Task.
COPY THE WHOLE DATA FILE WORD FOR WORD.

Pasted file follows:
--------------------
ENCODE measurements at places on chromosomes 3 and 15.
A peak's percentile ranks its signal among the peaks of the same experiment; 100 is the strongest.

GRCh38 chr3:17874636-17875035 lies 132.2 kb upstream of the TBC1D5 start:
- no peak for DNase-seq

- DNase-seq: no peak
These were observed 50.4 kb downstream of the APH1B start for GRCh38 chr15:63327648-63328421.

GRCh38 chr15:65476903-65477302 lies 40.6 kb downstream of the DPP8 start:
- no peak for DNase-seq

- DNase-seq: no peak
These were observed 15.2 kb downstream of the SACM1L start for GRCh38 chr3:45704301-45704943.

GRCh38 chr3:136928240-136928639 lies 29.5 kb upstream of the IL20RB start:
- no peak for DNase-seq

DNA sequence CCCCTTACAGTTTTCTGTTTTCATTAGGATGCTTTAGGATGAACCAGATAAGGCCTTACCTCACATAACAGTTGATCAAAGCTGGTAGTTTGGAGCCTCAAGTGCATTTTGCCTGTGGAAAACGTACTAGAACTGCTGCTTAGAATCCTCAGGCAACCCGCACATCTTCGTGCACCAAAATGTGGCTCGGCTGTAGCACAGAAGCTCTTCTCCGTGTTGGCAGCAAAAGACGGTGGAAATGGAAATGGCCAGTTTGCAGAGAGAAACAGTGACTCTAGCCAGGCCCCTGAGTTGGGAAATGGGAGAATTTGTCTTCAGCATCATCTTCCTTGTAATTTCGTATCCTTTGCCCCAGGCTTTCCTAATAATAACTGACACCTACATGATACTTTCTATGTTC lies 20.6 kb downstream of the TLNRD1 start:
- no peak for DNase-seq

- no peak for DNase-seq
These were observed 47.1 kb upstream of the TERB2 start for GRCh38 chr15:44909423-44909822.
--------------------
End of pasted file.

ENCODE measurements at places on chromosomes 3 and 15.
A peak's percentile ranks its signal among the peaks of the same experiment; 100 is the strongest.

GRCh38 chr3:17874636-17875035 lies 132.2 kb upstream of the TBC1D5 start:
- no peak for DNase-seq

- DNase-seq: no peak
These were observed 50.4 kb downstream of the APH1B start for GRCh38 chr15:63327648-63328421.

GRCh38 chr15:65476903-65477302 lies 40.6 kb downstream of the DPP8 start:
- no peak for DNase-seq

- DNase-seq: no peak
These were observed 15.2 kb downstream of the SACM1L start for GRCh38 chr3:45704301-45704943.

GRCh38 chr3:136928240-136928639 lies 29.5 kb upstream of the IL20RB start:
- no peak for DNase-seq

DNA sequence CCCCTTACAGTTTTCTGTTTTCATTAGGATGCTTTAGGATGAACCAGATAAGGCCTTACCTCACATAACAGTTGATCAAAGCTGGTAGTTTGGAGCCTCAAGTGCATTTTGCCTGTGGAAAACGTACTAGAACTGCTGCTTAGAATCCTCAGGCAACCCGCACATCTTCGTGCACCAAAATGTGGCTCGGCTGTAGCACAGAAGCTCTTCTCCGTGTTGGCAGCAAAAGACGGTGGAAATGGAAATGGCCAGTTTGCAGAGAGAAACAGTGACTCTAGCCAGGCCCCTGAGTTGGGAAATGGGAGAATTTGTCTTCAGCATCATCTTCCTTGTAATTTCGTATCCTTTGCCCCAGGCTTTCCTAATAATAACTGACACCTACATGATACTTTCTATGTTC lies 20.6 kb downstream of the TLNRD1 start:
- no peak for DNase-seq

- no peak for DNase-seq
These were observed 47.1 kb upstream of the TERB2 start for GRCh38 chr15:44909423-44909822.